Reproducibility: Yes

Additional Feedback:

Review 2

Summary and Contributions: In the paper, the authors derive O(1/\sqrt{T}) last-iterate convergence rate for optimistic gradient method in unconstrained smooth monotone games. Moreover, they also show that this upper bound is tight by proving a lower bound result for all p-SLCI algorithms. Accompanying the analysis for the lower bound, several results on the spectral radius of a family of polynomials are proved.

Strengths: The problem of whether we can derive last-iterate non-asymptotic convergence rate for extragradient-like methods in general monotone games is an important problem that needs to be answered to better understand the dynamics of these methods. This paper is largely built upon [GPDO20] but instead investigates the optimistic gradient algorithm and provides a partial answer to the above question. Nonetheless, this adaptation from EG to OG seems to be nontrivial and requires the developments of new techniques. In addition, the lower bound is also more general and therefore I believe the contribution of this paper is enough for publication.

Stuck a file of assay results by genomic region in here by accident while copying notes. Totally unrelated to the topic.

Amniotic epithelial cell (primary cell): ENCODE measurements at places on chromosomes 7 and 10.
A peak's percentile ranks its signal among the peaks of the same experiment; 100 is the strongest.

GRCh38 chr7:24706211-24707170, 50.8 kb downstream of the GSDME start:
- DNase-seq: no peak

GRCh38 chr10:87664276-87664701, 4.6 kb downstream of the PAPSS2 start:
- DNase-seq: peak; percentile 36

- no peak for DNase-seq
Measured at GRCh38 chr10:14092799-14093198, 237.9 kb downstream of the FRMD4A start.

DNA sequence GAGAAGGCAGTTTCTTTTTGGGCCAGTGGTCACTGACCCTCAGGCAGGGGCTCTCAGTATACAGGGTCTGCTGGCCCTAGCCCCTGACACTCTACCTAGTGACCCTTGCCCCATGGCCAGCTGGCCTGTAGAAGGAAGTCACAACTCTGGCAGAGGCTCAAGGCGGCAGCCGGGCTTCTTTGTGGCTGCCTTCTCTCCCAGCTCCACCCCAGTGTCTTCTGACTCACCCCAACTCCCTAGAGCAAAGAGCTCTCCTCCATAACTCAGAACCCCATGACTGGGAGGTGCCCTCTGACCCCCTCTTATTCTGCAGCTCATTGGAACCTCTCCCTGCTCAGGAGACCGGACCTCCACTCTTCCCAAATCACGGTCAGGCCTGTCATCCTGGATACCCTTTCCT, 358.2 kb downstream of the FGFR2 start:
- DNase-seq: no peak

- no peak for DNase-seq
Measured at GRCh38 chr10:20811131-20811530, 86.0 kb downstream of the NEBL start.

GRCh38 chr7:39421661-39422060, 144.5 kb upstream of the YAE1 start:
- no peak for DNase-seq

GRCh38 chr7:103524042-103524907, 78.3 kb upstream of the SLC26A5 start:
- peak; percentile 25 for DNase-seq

Weaknesses: The major limitation of the analysis, shared by [GPDO20], is the requirement of Lipschitz Jacobian and the impossibility of working with a constrained set. Nonetheless, given that this is a first result of this type, I think it is sensible to work with more restricted assumptions. Otherwise, I believe the authors should elaborate more on the lower bound result, and in particular present it along with the known results for last-iterate convergence in bilinear games to provide a better intuition of the meaning of the lower bound. See the part "Relation to prior work" for more details.